John has worked as a community organizer for over 45 years. He is the Director of Program Operations for the Federation of Southern Cooperatives/Land Assistance Fund at their Rural Training and Research Center in Epes, Alabama.

Lou Anne Kling

Lou Anne farmed with her husband for 25 years. After starting the Minnesota Farm Advocates program, Lou Anne conducted FmHA trainings across the country, receiving the Virginia McKnight Binger Award for Human Service. She also served in the 1990s as USDA Deputy Administrator of Farm Loan Programs in Washington, D.C.

Betty Puckett

Betty farms with her husband Pete and their son near Alexandria, Louisiana. She has worked as a farm advocate for decades at the Louisiana Interchurch Conference, and has traveled nationwide to train farm advocates. Betty also served as a key response team member for farmers devastated by Hurricanes Katrina and Rita.

Mona Lee Brock

Mona Lee, whom Willie Nelson has called the “angel on the end of the line,” is known nationally for her suicide intervention work. Beginning with the Oklahoma Council of Churches, she ran the National Farm Crisis Center and hotline. Mona Lee continues to take Farm Aid hotline calls. Her son Ronnie visits her nearly every day.

Ralph Paige

Ralph served as Executive Director of the Federation of Southern Cooperatives/Land Assistance Fund for 30 years. Under his leadership, the Federation received the Martin Luther King, Jr. Humanitarian Award and the first Fannie Mae Excellence in Low-Income Housing Development Award. In 2004, Mr. Paige was inducted into the Cooperative Hall of Fame.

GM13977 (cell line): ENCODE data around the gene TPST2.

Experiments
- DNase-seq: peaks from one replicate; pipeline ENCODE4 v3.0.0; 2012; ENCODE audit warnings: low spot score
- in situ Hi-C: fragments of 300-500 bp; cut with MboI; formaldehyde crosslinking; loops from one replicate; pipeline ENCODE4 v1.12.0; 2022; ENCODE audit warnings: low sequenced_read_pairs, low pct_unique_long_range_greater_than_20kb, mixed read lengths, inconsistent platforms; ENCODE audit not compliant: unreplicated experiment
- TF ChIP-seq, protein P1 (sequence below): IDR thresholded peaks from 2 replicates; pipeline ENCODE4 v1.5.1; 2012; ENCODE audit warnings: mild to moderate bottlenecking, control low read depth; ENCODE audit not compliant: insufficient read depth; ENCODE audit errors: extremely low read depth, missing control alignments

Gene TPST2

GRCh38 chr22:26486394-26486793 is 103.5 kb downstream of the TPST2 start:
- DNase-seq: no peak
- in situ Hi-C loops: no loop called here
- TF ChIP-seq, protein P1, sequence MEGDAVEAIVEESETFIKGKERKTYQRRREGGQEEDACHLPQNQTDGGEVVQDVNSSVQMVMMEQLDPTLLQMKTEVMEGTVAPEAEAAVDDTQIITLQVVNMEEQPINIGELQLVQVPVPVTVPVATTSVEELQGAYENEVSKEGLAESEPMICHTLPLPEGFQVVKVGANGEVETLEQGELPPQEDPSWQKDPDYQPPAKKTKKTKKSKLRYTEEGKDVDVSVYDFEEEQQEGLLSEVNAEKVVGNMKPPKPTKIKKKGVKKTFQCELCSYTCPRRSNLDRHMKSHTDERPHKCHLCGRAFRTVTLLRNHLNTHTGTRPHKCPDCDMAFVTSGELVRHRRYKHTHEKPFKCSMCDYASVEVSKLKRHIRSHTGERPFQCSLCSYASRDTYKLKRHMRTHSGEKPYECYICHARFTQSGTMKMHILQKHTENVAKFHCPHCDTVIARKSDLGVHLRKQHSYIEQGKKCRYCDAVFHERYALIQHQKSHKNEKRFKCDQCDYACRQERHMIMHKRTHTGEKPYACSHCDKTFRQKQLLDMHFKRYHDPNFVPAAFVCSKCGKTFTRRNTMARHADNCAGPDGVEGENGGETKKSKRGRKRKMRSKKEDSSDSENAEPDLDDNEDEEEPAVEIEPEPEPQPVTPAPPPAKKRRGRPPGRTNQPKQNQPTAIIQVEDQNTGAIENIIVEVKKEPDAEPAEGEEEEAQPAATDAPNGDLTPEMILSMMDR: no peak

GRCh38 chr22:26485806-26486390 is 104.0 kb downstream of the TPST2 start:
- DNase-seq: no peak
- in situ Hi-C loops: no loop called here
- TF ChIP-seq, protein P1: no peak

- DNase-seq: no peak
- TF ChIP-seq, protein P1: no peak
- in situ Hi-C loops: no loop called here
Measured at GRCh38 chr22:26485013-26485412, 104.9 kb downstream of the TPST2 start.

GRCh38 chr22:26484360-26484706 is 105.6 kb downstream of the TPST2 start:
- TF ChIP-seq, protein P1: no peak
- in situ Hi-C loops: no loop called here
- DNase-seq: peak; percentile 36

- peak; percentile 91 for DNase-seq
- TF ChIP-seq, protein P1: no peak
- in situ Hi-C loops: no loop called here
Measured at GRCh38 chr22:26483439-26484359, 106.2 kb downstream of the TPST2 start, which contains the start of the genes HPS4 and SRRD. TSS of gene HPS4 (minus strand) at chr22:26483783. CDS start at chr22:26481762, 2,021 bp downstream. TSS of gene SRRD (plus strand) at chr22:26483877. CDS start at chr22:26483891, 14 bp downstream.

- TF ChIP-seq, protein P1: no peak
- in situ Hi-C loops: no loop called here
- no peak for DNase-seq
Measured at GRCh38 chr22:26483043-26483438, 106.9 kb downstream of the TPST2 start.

About Farm Aid

Farm Aid’s mission is to build a vibrant, family farm-centered system of agriculture in America. Farm Aid artists and board members Willie Nelson, Neil Young, John Mellencamp and Dave Matthews host an annual festival to raise funds to support Farm Aid’s work with family farmers and to inspire people to choose family farm food. For more than 30 years, Farm Aid, with the support of the artists who contribute their performances each year, has raised more than $53 million to support programs that help farmers thrive, expand the reach of the Good Food Movement, take action to change the dominant system of industrial agriculture and promote food from family farms.

To learn more visit farmaid.org